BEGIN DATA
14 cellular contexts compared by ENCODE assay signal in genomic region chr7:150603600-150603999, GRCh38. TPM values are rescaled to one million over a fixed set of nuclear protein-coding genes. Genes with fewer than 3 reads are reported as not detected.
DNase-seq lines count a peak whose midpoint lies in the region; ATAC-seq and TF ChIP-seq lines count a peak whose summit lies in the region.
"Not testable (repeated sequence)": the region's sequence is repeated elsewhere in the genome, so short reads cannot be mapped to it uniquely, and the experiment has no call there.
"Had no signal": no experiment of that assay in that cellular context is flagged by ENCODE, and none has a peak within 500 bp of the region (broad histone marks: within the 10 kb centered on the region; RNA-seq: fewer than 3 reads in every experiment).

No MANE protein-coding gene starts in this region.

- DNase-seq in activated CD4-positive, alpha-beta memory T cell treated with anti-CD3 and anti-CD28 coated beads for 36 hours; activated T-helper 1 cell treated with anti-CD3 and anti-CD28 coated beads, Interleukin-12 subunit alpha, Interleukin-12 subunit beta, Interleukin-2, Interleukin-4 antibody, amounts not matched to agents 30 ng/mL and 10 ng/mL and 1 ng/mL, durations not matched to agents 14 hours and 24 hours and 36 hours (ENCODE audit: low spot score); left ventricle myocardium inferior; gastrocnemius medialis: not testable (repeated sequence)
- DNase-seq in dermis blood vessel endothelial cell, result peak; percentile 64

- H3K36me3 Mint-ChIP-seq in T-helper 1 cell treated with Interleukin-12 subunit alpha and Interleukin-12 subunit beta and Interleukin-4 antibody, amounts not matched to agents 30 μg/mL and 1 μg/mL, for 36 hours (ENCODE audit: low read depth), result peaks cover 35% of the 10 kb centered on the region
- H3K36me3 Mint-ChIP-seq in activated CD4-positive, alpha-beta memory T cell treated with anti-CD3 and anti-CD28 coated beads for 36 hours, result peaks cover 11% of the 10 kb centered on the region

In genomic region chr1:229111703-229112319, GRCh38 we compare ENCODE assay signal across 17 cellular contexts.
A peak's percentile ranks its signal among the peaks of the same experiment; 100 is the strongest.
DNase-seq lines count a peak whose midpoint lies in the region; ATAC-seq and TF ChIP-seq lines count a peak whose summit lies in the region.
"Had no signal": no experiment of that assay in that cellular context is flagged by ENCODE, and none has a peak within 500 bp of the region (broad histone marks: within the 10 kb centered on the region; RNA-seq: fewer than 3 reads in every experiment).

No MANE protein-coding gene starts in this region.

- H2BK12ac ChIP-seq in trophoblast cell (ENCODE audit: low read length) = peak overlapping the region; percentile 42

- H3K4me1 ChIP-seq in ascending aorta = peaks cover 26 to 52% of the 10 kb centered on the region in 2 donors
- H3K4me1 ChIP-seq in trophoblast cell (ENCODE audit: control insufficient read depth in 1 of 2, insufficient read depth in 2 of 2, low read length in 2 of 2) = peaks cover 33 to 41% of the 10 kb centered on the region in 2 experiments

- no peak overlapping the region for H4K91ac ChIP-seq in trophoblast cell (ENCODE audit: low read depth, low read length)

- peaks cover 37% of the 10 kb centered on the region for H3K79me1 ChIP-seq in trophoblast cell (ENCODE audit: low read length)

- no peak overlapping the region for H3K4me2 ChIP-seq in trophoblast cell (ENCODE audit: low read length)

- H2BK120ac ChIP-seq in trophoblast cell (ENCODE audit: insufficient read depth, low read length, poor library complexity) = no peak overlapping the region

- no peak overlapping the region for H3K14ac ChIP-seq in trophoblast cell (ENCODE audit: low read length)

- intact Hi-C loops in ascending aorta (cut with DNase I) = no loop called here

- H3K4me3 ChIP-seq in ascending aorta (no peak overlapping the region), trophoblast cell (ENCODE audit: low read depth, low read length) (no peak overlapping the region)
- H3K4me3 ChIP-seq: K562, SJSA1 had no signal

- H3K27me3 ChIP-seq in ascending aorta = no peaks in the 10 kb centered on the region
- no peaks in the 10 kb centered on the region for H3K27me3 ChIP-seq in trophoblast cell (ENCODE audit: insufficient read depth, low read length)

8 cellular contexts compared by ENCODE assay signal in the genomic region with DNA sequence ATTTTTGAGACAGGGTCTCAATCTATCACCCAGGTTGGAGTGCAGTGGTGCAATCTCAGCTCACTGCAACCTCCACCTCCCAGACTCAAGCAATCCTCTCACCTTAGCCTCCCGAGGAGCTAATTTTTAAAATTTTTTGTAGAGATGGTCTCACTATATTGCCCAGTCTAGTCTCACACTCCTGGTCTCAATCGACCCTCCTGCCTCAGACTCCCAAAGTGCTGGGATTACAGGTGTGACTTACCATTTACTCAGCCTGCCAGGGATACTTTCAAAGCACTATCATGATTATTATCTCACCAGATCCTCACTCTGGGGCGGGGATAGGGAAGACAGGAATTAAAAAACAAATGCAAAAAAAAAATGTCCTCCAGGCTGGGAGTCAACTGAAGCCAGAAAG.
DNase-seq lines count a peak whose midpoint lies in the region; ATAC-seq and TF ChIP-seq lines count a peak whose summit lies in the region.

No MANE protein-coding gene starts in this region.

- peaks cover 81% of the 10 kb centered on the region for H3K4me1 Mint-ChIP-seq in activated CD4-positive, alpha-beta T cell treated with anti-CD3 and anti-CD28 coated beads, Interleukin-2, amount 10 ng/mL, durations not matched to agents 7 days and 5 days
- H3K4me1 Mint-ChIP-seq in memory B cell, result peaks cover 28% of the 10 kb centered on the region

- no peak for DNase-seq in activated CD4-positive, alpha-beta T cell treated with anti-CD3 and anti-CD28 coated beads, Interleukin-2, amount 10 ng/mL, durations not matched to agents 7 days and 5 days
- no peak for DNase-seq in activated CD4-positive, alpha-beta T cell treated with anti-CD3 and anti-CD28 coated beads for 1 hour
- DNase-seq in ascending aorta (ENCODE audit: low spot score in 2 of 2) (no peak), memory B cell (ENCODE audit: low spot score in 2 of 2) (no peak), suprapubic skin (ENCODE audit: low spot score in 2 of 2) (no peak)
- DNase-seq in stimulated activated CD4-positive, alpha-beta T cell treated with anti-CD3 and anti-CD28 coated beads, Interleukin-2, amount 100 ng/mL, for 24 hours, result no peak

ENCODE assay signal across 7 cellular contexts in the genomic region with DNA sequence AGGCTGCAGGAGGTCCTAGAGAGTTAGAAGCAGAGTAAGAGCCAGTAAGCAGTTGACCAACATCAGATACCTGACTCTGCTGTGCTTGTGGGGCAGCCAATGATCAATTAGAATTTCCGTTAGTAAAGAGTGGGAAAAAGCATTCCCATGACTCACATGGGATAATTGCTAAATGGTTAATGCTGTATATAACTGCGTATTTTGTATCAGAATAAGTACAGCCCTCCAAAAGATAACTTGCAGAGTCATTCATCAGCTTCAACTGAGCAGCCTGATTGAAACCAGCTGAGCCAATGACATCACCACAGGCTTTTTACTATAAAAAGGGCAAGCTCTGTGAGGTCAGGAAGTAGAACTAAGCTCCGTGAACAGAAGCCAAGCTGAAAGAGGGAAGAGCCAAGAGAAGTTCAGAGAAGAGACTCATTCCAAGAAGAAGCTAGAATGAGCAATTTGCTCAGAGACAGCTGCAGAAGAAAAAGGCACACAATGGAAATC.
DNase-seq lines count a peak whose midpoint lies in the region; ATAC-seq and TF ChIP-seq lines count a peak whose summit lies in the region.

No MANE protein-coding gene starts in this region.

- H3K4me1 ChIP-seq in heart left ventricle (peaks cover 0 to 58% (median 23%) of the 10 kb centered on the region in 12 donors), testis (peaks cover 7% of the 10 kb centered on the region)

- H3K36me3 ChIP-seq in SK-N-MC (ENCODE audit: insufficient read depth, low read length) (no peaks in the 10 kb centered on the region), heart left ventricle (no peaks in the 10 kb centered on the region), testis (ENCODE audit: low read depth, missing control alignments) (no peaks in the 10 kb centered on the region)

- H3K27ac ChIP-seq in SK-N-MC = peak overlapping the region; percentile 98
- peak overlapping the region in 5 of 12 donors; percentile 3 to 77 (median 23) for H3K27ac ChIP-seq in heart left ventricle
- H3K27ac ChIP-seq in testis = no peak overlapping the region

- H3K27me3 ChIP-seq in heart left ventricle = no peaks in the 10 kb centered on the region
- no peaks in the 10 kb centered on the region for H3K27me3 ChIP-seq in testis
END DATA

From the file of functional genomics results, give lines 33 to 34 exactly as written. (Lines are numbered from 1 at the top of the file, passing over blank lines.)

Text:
- no peak for DNase-seq in activated CD4-positive, alpha-beta T cell treated with anti-CD3 and anti-CD28 coated beads, Interleukin-2, amount 10 ng/mL, durations not matched to agents 7 days and 5 days
- no peak for DNase-seq in activated CD4-positive, alpha-beta T cell treated with anti-CD3 and anti-CD28 coated beads for 1 hour